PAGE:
The Trinity, Faith, and American Idol?
I might be called a dork for saying this, but I really like American Idol! No, I’ll never get the chance to audition, or even go viral by singing a silly song about someones pants and their location on the ground, but each week I get to root for my favorite to realize their dream of becoming a star! Sounds kind of cheesy, but I like it.
It’s funny, though, how faith plays out in the “reality” of reality TV. So, I was thinking…
In many ways, the triad of judges on American Idol, and their quirky way of interacting with the contestants and each other, goes a long way, in my mind, to demonstrate how we interact with the triune God. Of course, I’m talking about the original three from AI, Randy, Paula, and Simon. Here’s how it breaks down in my mind:
Randy is like Jesus
- He’s the “down-to-earth” one
- He plays the role of the big brother and can be critical and unimpressed while at the same time still keeping emotions “cool,” dawg
- Most of the time he talks in real language that is easy to understand (http://read.ly/Matt13.34.NLT)
- The criticism and advice he offers is valuable and is given in a way that can be built on in a constructive way
Paula is like the Spirit
- She’s definitely the “flighty” one
- She relates to the contestants on an emotional level
- Even when things don’t go right, she works to comfort those who have been rejected
- She offers the singers unconditional love, even when they are sub-par in the realm of performing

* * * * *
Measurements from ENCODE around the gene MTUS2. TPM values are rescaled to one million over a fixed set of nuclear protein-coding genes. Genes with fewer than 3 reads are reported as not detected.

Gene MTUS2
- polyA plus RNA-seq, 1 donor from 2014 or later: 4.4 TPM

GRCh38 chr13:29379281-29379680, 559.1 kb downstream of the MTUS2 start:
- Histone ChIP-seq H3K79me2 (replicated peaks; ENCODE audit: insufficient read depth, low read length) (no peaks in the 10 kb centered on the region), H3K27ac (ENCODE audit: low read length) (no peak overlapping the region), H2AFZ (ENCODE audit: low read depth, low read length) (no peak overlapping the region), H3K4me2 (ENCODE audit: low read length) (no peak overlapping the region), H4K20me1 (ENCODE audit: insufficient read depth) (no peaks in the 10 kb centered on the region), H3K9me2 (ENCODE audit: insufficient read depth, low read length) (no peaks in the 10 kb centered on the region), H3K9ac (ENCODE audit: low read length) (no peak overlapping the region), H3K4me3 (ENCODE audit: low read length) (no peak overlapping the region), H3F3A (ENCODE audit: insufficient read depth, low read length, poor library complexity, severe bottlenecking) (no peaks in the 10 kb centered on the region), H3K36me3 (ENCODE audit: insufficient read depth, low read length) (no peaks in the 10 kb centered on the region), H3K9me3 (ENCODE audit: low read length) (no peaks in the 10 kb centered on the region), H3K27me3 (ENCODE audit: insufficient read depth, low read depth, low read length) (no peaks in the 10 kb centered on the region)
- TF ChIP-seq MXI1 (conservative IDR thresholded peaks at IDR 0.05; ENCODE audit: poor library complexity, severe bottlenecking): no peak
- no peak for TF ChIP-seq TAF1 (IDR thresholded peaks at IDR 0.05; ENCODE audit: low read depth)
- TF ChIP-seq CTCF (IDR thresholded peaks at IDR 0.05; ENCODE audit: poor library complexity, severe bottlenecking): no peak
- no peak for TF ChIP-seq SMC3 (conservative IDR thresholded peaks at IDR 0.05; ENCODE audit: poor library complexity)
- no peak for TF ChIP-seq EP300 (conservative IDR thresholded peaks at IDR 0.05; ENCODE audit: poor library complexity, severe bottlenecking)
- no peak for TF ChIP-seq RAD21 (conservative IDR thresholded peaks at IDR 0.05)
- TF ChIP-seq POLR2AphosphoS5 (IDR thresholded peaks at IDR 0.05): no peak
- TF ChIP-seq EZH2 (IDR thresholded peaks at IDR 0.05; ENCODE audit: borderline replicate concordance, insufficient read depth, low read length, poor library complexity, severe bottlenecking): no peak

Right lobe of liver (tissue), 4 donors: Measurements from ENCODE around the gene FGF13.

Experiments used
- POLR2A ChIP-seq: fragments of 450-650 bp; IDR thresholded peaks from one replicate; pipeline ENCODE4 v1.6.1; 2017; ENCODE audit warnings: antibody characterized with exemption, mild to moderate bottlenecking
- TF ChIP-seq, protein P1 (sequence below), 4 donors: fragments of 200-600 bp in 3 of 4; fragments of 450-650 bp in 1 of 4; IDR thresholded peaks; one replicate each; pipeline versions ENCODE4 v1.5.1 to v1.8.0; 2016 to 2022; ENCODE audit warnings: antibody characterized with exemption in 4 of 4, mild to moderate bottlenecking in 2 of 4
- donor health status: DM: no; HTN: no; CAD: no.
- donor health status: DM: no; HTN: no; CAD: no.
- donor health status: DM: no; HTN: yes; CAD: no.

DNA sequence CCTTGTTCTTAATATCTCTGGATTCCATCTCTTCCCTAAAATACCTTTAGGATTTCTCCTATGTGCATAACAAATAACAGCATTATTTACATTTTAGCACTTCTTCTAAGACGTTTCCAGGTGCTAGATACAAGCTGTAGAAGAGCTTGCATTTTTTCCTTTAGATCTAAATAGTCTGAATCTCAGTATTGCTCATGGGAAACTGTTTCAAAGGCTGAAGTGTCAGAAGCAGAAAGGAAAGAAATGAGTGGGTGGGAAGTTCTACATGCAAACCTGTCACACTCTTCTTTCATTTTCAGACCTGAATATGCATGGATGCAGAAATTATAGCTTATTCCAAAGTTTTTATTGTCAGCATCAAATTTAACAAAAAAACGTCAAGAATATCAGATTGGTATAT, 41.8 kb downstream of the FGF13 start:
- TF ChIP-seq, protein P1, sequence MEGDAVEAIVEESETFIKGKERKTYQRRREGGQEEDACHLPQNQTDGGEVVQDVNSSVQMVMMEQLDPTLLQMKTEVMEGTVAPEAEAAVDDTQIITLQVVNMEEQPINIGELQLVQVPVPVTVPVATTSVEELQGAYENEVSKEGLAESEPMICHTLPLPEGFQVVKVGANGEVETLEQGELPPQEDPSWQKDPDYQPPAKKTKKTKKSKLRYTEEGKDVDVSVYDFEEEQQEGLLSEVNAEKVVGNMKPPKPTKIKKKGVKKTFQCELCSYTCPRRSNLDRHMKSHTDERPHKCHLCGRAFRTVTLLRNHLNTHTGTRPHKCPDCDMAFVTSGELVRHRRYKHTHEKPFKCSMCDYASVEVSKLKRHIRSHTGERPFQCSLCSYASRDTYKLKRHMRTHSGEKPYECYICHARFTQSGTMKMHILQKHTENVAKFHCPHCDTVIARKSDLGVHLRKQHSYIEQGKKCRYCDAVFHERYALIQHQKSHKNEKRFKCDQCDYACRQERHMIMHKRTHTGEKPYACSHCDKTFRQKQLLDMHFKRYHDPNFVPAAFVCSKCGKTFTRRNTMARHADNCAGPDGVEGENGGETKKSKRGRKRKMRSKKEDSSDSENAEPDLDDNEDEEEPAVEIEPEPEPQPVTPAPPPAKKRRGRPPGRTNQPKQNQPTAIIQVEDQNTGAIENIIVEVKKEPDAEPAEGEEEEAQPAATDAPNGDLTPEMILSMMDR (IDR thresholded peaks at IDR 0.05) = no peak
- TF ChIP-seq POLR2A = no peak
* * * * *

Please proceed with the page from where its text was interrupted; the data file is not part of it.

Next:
Finally, you knew it was coming…
Simon is like the Father
- He doesn’t always tell the contestant what they want to hear
- He doesn’t beat around the bush when it comes to saying what he thinks
- He can sometimes sound really harsh when it comes to criticism, but in reality, he knows what’s best and is truthful in his comments
- And, of course, he’s the kind of guy that people love to hate
It’s often the reaction of the contestants to the judges’ opinions that are the most interesting and memorable parts of the show. And I believe that we react to God in a memorable and influential way sometimes. However, this reaction can be both positive and negative:
- Sometimes we feel as though we have to beg for a second chance to prove ourselves worthy of God’s grace.
- When we do realize that we’ve gotten that “golden ticket,” we can’t wait to share it with everyone! However, sometimes we feel it necessary to rub it in other people’s faces, as if it makes us better than them for some strange reason.
- When God says “no,” or we don’t get the outcome that we were praying for, we quickly choose to blame God or get angry with him. It’s never our own fault.
So, what’s the major differences between the true story of salvation and the American Idol metaphor? As I see it, there are two:
- We don’t have to audition. All we have to do is ask, and believe that by faith, we have been redeemed. (http://read.ly/Rom10.9.NLT, http://read.ly/Rom10.13.NLT, http://read.ly/Eph2.8.NIV) We cannot earn our way into heaven by what we do. And it’s not about how skilled we are at being Christians, or how many years we have studied scripture that makes us more eligible to receive God’s gift of salvation.
- If we ask, we are not rejected. Even if (and, especially if) we admit that we are “not good singers” we can still get approved (http://read.ly/1John1.9.NLT). All we have to do is realize that we’re not as good as we think we are, and ask for His forgiveness.
So, maybe classical theology doesn’t exactly match up to the philosophy of American Idol, but you get the point, I hope. God cares for us, and he doesn’t want an “audition.” He wants us to admit our faults and accept his forgiveness, so that we can live under the direction of his Holy Spirit and following the example of his son, Jesus Christ. And hopefully, we can each be inspiration to our own communities, or perhaps, the whole world by “performing” as God’s hands, feet, and voice wherever we go.